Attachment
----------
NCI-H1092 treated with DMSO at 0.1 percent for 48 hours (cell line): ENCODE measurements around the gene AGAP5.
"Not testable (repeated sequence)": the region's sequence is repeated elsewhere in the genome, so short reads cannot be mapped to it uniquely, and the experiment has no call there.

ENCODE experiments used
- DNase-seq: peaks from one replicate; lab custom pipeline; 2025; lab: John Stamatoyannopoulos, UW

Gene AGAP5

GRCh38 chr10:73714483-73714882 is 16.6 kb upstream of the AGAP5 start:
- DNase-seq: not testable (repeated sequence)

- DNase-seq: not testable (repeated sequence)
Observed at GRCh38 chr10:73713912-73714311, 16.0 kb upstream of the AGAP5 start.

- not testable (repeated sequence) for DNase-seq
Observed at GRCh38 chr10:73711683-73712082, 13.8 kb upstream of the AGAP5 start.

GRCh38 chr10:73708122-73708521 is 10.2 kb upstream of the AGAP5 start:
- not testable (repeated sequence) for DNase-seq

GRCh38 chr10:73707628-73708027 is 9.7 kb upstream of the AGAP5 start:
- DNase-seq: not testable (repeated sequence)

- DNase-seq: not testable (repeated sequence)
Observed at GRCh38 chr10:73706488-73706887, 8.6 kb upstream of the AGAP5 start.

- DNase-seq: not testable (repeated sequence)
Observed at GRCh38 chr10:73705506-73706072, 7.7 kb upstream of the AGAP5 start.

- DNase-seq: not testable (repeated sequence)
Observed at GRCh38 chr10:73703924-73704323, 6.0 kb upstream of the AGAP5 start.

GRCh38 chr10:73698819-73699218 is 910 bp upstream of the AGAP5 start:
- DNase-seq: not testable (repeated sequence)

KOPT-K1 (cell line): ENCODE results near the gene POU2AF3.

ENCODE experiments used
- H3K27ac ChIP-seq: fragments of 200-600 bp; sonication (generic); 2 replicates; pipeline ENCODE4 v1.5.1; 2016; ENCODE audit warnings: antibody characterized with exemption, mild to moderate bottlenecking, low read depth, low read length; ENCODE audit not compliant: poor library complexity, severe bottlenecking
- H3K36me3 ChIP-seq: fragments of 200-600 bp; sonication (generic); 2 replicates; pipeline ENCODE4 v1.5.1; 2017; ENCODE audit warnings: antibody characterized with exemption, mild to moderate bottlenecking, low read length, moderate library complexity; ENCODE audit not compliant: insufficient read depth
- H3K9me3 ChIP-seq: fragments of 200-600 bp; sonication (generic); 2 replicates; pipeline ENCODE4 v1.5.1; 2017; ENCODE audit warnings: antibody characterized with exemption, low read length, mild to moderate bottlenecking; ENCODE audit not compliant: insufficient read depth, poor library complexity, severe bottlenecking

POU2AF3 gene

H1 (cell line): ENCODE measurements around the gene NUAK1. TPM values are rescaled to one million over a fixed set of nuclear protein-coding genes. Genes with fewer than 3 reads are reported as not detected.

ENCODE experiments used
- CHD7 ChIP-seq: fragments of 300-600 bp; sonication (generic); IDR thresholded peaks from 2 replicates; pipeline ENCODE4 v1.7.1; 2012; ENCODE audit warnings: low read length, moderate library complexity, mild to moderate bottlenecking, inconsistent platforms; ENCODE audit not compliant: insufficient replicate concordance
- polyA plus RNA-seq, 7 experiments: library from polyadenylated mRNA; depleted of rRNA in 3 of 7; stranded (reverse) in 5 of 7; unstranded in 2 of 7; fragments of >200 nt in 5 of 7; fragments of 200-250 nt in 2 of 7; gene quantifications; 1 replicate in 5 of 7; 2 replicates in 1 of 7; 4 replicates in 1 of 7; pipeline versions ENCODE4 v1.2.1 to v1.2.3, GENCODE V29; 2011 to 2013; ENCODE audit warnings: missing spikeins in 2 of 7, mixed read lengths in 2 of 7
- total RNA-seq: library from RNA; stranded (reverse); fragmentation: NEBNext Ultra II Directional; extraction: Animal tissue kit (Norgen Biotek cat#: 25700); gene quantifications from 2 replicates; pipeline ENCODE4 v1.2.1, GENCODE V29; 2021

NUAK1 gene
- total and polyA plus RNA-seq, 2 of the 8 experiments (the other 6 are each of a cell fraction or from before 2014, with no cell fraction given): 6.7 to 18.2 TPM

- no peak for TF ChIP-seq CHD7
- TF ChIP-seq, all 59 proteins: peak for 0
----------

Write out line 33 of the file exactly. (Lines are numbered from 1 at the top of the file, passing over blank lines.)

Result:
- polyA plus RNA-seq, 7 experiments: library from polyadenylated mRNA; depleted of rRNA in 3 of 7; stranded (reverse) in 5 of 7; unstranded in 2 of 7; fragments of >200 nt in 5 of 7; fragments of 200-250 nt in 2 of 7; gene quantifications; 1 replicate in 5 of 7; 2 replicates in 1 of 7; 4 replicates in 1 of 7; pipeline versions ENCODE4 v1.2.1 to v1.2.3, GENCODE V29; 2011 to 2013; ENCODE audit warnings: missing spikeins in 2 of 7, mixed read lengths in 2 of 7